The Concept of Pride, Fear and Death, in Murakami's "The Elephant Vanishes"

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Mehma N. Durrani
Malavolta
English
IB2
17th, March, 2013
Word Count: 1,389

The Concept of Pride, Death and Fear in the stories: Cultural Motifs in Murakami’s The Elephant Vanishes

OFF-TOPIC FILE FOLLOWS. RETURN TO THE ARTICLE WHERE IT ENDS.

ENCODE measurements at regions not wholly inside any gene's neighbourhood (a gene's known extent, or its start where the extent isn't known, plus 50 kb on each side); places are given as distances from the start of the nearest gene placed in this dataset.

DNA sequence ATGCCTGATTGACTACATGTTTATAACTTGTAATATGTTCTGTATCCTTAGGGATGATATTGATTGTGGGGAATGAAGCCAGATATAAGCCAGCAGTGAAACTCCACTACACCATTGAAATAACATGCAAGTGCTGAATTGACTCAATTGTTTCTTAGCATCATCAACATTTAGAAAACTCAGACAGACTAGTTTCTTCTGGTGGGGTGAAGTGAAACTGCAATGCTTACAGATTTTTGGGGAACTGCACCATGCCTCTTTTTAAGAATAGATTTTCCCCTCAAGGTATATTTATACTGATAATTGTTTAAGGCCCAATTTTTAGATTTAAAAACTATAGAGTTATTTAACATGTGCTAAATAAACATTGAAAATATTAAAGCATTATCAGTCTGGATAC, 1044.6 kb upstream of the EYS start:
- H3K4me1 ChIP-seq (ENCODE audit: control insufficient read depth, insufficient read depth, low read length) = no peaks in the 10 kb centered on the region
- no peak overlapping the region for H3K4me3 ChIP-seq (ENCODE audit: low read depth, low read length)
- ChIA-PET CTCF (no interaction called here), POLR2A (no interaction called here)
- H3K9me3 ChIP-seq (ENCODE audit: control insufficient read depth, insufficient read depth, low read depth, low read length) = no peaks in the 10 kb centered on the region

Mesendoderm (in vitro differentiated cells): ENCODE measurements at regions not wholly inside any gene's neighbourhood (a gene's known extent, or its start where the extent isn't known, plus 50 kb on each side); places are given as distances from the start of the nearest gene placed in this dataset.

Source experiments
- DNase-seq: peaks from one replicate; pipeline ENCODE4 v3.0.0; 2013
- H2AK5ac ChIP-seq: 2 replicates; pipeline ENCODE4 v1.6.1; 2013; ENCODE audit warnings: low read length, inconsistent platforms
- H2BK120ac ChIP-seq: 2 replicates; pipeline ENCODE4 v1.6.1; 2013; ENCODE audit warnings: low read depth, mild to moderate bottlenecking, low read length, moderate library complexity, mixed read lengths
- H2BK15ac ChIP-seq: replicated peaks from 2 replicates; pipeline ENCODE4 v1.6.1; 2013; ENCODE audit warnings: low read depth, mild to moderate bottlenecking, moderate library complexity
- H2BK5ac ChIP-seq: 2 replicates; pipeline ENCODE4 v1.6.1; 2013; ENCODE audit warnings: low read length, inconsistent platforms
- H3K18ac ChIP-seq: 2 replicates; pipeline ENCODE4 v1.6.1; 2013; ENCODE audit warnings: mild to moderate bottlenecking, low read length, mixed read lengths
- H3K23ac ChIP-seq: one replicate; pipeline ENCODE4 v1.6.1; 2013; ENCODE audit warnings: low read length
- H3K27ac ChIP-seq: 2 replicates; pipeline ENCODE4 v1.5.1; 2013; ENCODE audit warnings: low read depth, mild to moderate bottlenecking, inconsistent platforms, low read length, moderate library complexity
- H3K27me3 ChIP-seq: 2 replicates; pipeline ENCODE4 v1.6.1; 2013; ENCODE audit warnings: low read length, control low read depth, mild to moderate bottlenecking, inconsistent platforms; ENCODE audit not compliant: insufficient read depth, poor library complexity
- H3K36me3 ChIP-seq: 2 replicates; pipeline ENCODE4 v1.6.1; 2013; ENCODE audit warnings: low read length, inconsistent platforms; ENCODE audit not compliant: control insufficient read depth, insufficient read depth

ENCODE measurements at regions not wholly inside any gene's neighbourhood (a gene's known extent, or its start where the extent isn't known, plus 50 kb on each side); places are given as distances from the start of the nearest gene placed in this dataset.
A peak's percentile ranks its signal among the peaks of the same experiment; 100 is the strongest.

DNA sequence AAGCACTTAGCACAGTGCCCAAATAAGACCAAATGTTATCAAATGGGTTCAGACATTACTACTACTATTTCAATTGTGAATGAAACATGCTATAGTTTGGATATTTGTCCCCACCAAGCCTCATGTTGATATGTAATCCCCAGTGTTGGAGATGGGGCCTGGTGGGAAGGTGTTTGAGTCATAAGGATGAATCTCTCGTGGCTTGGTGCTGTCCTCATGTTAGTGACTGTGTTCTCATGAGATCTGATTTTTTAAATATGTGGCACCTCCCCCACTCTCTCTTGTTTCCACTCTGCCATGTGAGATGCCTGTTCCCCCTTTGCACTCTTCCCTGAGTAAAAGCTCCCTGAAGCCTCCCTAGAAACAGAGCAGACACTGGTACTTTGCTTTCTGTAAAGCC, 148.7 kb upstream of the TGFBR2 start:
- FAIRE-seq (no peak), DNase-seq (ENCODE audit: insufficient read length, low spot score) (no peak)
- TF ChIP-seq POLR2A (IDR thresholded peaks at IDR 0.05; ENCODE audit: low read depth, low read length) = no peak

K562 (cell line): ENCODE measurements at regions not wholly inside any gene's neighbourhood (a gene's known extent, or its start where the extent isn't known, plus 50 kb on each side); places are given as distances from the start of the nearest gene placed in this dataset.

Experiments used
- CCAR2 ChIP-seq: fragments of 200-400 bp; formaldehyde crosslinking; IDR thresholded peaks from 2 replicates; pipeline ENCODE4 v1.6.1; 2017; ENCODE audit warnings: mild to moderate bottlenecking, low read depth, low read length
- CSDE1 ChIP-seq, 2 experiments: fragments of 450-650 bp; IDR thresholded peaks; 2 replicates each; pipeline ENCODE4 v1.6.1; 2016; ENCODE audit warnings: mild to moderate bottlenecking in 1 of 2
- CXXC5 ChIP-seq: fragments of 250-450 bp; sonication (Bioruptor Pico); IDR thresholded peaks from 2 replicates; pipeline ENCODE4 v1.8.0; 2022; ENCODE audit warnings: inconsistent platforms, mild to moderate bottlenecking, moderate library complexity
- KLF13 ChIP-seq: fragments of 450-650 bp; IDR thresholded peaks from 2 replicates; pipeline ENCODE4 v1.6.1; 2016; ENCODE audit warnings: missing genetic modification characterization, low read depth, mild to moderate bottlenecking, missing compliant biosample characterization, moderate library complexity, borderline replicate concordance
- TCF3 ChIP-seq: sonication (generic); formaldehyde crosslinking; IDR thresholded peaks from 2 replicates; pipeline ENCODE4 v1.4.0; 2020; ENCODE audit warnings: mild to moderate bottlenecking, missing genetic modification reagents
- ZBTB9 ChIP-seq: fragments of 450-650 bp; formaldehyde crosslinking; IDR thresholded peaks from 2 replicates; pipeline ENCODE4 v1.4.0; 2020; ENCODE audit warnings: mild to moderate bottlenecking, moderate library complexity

Haruki Murakami’s collection of short stories in The Elephant Vanishes consists of recurring themes of pride, death, and fear. Although Murakami is shown more of a very modern Japanese writer, he still includes many references of Japanese culture and traditional values that haven’t been lost in Japan and indicates that the horror theme that has been a Japanese storytelling chosen theme since feudal Japan and still plays a role in many stories now, which will all be further discussed on in this paper; about the significance of the repeated name “Noboru Watanabe”, mentioning of suicide and fear of losing face or ‘pride’ in The Silence, similarities of stories in Japanese folklore compared to this one and murder because of the fear of getting hurt in The Green Little Monster, the fear of seeing dead things at night known as “Kanashibari phenomenon” in Sleep, and finally, how all these short stories inevitably bring about the concept of pride, death and fear in cultural aspects of this story. In most of Murakami’s stories, there is a recurring name for supporting characters of the short stories, ‘Noboru Watanabe’. This is appears in the first story, The Wind-Up Bird and Tuesday’s Women, as the name of a missing cat, then again in Family Affair as the scorned computer engineer fiancé-to-be of the man’s younger sister who reminds the man of a hated former schoolmate who “had a memory like an elephant” (Murakami, 166) and also, in the story The Elephant Vanishes where the Elephant caretaker is named ‘Noboru Watanabe’. What ‘Noboru Watanabe’ means in Japanese is Noboru is ‘Rise’ and Watanabe is ‘cross over border’; and if we were to analyze the name ‘Noboru Watanabe’ using its Japanese meaning and not just the general symbolism for it then it could mean that...
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